Stasyna met Reveles when he joined San Diego Opera in 2016. Until Reveles retired two years later, the two men had side-by-side offices and they quickly bonded over their shared passion for the piano. Stasyna said he also grew to appreciate Reveles’ encyclopedic knowledge of music.
“He was such an oracle,” Stasyna said.
Stasyna said the score for each of the three operas in “Ghosts” is unique, but the orchestrations and use of percussion in the score have a commonality. There are elements of baroque, classical and Romantic styles, Latin rhythms, Russian influences and nods to the composers Béla Bartók and Alexander Scriabin. The musical ensemble will include a string quartet, clarinets, marimba, timpani and glockenspiel.
“One thing that is very clear to me about Nic’s style is that it’s very Nicolas Reveles,” Stasyna said. “One of the things that’s really commendable is that everything is lyrically conceived for the voice. ... These are very friendly to the singers. Challenging, yes, but vocally appropriate in the way he set it up and paced it.”
The cast includes mezzo-soprano Emily Fons (Rosina in San Diego Opera’s 2021 production of “The Barber of Seville”), baritone Michael Sokol, mezzo-soprano Ann McMahon Quintero and tenor Andres Acosta.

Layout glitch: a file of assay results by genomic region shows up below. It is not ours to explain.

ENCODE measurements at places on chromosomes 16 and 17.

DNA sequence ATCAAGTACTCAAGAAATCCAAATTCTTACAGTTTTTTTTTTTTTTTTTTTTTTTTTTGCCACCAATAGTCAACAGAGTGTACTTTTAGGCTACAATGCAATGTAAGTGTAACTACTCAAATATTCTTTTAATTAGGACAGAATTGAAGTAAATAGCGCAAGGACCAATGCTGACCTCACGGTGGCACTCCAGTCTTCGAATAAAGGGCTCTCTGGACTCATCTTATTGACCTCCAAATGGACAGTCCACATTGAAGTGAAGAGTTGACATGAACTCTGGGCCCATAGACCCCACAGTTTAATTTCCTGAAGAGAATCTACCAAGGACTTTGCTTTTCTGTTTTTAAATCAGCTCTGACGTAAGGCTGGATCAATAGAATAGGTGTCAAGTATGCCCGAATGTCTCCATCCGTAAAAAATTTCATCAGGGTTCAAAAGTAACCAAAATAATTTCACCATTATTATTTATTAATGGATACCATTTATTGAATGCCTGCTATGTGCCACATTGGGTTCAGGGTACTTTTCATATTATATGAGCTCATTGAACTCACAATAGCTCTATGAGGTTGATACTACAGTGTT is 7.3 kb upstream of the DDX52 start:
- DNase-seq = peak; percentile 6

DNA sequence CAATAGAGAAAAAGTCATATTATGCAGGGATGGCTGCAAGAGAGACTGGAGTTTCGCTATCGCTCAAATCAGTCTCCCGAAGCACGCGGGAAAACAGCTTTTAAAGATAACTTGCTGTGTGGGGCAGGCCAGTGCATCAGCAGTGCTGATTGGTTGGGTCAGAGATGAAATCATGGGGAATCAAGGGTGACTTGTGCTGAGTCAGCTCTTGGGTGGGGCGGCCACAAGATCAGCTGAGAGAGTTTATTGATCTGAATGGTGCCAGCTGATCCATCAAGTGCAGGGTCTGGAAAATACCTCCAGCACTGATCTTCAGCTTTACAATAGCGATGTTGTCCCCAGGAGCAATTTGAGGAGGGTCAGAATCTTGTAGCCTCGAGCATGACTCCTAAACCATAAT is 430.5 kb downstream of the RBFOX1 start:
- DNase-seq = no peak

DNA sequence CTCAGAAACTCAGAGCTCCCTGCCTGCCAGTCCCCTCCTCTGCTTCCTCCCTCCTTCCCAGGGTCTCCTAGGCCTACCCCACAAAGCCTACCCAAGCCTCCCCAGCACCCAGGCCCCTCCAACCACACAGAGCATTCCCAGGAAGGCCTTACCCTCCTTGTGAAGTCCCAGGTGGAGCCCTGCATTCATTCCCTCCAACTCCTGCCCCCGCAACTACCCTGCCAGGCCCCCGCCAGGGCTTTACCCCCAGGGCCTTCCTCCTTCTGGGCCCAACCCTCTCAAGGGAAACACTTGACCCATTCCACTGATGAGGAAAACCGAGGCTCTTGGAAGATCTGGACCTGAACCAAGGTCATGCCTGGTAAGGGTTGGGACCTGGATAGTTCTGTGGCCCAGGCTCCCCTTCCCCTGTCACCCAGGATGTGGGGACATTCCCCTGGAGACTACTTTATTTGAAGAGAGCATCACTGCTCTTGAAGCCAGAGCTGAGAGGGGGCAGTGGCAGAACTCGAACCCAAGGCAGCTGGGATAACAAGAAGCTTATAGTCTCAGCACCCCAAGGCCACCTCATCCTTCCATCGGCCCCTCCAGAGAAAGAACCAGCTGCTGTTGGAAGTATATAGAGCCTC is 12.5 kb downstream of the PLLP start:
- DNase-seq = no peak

The evening will begin with “Eden,” an opera for one singer, set in the early part of the 20th century. The centerpiece is “Dormir,” written for three singers, set in the mid-20th century. And the finale is “House,” another piece for one singer, set in the latter decades of the 20th century.
The running time for “Ghosts” is 90 to 95 minutes. The operas will be sung in English, with English and Spanish supertitles projected above the stage.
Although “Ghosts” is inspired by horror, de los Santos said its three stories are not gory or terrifying. Instead, they’re eerie in the style of a Hitchcock movie, and they’re focused more on pondering deep questions about life, death and the prospect of an afterlife.
“I feel like, after (Reveles’) passing, ‘Ghosts’ is more connected to him in a way,” de los Santos said. “They’re all about thinking about death, the imminence of death ... and how does thinking about your own mortality affect how you view the world.”
When: 7:30 p.m. Friday and Saturday; 1 p.m. April 16
Where: San Diego Opera at the Balboa Theatre, 868 Fourth Ave., San Diego
Tickets: $30 and up
Phone: (619) 533-7000